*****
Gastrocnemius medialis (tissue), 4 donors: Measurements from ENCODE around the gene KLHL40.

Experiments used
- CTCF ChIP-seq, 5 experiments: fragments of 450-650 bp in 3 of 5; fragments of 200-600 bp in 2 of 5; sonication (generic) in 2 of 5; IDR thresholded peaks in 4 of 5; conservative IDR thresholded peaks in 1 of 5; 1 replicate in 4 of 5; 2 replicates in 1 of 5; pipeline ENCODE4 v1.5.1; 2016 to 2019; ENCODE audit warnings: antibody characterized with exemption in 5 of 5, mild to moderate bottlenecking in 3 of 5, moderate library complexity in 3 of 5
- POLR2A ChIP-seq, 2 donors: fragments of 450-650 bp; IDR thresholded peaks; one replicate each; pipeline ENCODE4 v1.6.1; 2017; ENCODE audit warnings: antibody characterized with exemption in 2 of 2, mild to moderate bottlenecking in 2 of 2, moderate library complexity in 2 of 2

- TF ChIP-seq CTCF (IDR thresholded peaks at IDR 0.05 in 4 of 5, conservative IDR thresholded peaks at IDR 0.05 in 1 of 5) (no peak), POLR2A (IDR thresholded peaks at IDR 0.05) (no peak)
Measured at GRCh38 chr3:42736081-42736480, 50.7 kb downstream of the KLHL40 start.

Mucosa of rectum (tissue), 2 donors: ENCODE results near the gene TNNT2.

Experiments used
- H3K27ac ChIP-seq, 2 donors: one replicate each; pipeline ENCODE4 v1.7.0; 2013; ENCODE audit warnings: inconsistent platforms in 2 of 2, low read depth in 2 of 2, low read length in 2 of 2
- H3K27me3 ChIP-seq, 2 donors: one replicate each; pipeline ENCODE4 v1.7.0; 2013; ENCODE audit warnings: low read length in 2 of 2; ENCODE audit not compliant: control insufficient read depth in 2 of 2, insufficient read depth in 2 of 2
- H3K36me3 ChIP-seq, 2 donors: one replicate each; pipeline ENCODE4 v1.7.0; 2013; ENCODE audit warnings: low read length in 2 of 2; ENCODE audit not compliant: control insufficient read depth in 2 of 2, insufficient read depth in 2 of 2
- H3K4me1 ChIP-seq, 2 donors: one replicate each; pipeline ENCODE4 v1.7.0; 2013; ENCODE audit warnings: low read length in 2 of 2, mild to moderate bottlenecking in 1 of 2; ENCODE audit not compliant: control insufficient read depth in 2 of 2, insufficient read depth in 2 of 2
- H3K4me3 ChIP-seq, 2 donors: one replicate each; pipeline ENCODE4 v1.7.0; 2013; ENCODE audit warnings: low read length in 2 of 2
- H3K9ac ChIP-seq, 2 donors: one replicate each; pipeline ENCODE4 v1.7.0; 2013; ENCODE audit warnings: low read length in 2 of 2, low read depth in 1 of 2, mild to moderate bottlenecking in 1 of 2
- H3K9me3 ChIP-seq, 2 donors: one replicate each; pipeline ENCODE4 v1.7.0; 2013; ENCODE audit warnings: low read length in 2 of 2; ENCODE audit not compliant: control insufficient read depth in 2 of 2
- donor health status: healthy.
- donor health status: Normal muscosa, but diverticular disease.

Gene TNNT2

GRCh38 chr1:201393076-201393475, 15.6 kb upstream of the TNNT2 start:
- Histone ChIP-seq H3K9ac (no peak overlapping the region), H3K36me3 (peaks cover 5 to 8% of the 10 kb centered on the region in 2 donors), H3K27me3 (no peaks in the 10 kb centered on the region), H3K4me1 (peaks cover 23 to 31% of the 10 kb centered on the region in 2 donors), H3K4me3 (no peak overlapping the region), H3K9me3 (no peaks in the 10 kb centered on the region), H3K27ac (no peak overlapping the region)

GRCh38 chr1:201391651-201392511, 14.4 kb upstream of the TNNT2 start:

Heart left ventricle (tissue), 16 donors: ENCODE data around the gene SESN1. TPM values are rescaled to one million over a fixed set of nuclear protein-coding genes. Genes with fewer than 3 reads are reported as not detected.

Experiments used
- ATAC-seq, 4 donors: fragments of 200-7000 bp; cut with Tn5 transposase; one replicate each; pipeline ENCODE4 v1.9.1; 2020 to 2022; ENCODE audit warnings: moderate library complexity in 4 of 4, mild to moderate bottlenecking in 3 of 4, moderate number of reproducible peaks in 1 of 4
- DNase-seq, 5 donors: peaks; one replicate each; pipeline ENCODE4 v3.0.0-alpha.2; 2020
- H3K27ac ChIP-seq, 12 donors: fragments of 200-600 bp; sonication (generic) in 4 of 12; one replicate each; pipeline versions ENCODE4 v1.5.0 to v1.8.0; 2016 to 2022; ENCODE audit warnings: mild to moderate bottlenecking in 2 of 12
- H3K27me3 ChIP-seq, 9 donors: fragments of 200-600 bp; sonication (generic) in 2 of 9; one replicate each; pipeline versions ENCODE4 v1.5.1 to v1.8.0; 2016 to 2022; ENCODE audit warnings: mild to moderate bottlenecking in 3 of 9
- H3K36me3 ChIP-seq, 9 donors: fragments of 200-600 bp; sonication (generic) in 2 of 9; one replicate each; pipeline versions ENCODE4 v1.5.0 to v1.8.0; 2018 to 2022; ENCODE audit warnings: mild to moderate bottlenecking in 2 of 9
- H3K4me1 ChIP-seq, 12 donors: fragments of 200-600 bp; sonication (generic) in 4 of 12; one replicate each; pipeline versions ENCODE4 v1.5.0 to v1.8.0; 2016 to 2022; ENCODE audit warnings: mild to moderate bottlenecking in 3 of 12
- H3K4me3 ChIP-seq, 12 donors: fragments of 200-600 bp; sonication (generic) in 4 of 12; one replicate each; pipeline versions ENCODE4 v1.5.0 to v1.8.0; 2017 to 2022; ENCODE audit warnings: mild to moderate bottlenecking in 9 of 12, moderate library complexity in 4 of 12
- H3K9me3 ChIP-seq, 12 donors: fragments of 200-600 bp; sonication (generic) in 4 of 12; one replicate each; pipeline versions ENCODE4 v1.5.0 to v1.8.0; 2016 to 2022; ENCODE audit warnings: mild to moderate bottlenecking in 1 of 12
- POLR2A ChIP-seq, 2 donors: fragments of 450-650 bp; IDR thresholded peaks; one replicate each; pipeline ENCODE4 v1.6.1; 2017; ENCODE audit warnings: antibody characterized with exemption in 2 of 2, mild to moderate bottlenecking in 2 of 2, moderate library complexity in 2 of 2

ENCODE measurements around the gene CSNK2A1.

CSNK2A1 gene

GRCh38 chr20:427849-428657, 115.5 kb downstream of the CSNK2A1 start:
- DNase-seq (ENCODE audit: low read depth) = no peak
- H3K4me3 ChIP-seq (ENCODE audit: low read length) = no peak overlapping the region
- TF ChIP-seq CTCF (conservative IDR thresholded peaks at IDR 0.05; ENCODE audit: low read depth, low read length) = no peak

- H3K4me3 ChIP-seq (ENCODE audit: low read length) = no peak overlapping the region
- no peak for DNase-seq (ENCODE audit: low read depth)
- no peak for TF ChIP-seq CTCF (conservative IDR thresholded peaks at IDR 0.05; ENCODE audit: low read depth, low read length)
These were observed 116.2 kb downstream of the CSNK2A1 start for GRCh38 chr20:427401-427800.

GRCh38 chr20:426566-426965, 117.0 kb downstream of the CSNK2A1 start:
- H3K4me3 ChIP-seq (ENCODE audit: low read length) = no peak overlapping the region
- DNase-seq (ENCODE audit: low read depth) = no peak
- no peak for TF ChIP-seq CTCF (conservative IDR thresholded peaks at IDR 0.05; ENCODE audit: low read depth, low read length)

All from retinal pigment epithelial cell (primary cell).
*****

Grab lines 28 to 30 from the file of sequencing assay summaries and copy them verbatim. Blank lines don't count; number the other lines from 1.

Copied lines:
- H3K36me3 ChIP-seq, 9 donors: fragments of 200-600 bp; sonication (generic) in 2 of 9; one replicate each; pipeline versions ENCODE4 v1.5.0 to v1.8.0; 2018 to 2022; ENCODE audit warnings: mild to moderate bottlenecking in 2 of 9
- H3K4me1 ChIP-seq, 12 donors: fragments of 200-600 bp; sonication (generic) in 4 of 12; one replicate each; pipeline versions ENCODE4 v1.5.0 to v1.8.0; 2016 to 2022; ENCODE audit warnings: mild to moderate bottlenecking in 3 of 12
- H3K4me3 ChIP-seq, 12 donors: fragments of 200-600 bp; sonication (generic) in 4 of 12; one replicate each; pipeline versions ENCODE4 v1.5.0 to v1.8.0; 2017 to 2022; ENCODE audit warnings: mild to moderate bottlenecking in 9 of 12, moderate library complexity in 4 of 12